9. Anon says:

    The more you look at the big picture, the more it will follow a pre-defined path based on fundamental principles like the law of averages, and the law of diminishing returns, etc. Furthermore, the path of progress is largely driven by fundamental human needs, so on that basis one would expect a very similar path of development in a parallel universe.

  10. CMCguy says:

    I find Ridley’s views rather discouraging as even though can see how technology innovations can often experience periods of extensive replication and extension in certain areas, with appearance of self sustained momentum, that period is invariably preceded by long periods of knowledge acquisition for the foundations to make those innovations possible and reliable. Also most technologies will mature to points of slowed incremental or stagnate progress until a new discovery supported by basic research spawns more dramatic growth. Just like in drug innovations the relationship of academia and pharma can be complex and overlapping to degree because the differences in underlying objectives and missions there really needs to be advancements and contributions from both to accomplish effective disease treatments. Cutting off or limiting basic research will surely hurt future innovations and it is doubtful that industry would adequately step up more strongly (as once did to more significant levels) especially when not directly in the short term interest of their shareholders.

  11. Mark says:

    Not wanting to be too ad hominem, but I’ve seen it pointed out that Mark Ridley is a big fan of government non-intervention, except for when the bank of which he was chairman (Northern Rock) went bankrupt and had to be bailed out at the start of the credit crunch.

    One big thing Ridley misses is all of the basic research that cannot and will not be funded by industry because it is antithetical to industrial interests or has no direct commercial value. Would the drug landscape be different if there were no independent clinical trials, especially given the large amount of evidence on the biases (explicit and implicit) that tend to occur when the funder of a trial has a financial interest in the outcome? Who funds research into sustainable fishing policies, or the effects of heavy metal contamination, or whether groundwater contamination by fracking is actually a problem or not? He also neglects the often enormous lead times between basic scientific understanding being developed and the practical application of that basic understanding: corporations do not fund research on multi-decade timescales, yet without the basic research having been done the technological applications would take much longer to arrive.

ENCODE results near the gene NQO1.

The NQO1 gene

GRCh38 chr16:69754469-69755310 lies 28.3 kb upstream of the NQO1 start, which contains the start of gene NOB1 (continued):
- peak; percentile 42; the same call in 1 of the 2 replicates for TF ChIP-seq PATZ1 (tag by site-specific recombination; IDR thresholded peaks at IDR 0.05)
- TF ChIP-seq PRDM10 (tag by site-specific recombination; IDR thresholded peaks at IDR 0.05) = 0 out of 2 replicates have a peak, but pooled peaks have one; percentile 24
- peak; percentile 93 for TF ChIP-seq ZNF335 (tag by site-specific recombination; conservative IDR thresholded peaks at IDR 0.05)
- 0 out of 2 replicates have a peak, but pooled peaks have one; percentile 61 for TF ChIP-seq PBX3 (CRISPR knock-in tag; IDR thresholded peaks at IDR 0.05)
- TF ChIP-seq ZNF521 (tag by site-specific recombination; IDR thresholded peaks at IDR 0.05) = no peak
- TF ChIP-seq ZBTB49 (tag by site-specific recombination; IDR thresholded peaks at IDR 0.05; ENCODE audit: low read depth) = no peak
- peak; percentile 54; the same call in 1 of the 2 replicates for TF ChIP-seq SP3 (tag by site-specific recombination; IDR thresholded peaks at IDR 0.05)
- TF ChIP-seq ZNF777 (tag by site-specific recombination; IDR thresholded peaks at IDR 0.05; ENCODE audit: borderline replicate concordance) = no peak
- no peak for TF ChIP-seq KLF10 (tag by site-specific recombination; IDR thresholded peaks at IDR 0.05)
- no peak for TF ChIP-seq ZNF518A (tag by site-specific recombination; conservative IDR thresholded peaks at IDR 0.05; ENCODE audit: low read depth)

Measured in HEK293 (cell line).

1. “corporations do not fund research on multi-decade timescales”

      Don’t mortages last for multiple decades?

  12. bad wolf says:

    Interesting comments today! Surely i’m not alone in having grown up with James Burke’s shows on PBS/cable, Connections and The Day the Universe Changed? They influenced me a lot in pointing out the way that many ‘obvious’ developments built in unexpected ways on prior work in other fields, and always had a random element.

    In any case i always enjoyed such contemplations of alternative technologies; similar to the genres like Steampunk exploring a “what-if” of developments already past.

  13. David Borhani says:

    @ #4, ex-academic: I haven’t read the article, and perhaps it is 90 degrees off from my own thinking as it was for Derek. But, in the instance you quote, I don’t think that’s a creative, or wrong, interpretation of history, albeit it is an incomplete interpretation.

    William Astbury and his students at Leeds were indeed studying wool and other fibrous substances, using x-ray diffraction, to understand the structure of these materials, and to learn how that structure impacts their properties.

    In the 1930s, Astbury discovered both the “alpha” (helical) and the “beta” (extended) forms of protein structure; although he got the precise structural details wrong, he recognized that alpha was curled up (helical) and that beta was extended. Linus Pauling kept Astbury’s nomenclature when he proposed the correct alpha-helix structure in 1951.

    What’s more, Astbury did study the structure of DNA. Astbury & Bell published in 1938 (Nature 141:747) on the fibrous nature of DNA, as determined by x-ray diffraction, noting the strong repeat at 3.34 angstrom spacing; they understood correctly that the structure was a long fiber with bases arranged perpendicularly (cf. the strong negative birefringence), with 3.34 A spacing, to the fiber axis.

    He didn’t have the tools to go much further — Cochran, Crick, and Vand’s analysis of helical diffraction was still 14 years in the future — and Rosalind Franklin’s iconic Photograph 51 was the key information needed to realize that the fiber was truly helical. In this regard, however, it’s worth noting that Astbury’s student Elwyn Beighton produced B-form DNA photographs, remarkably similar to Franklin’s, in 1951.

    Correct, yes. The whole story, no.

  14. cirby says:

    The problem is that when a lot of people talk about “basic” research, they often confuse “basic” and “applied.”

    A lot of the successes of “basic” government-funded research are really in applied research – they were looking for specific answers to specific problems. The internet itself was one of those – they needed a practical solution for computer networking.

    Conversely, there’s a LOT of what’s called “basic” research that’s pretty much just trivia that ends up having no usefulness to anyone whatsoever. That sort could easily be disposed of just from reading the proposal closely in the first place.

  15. AQR says: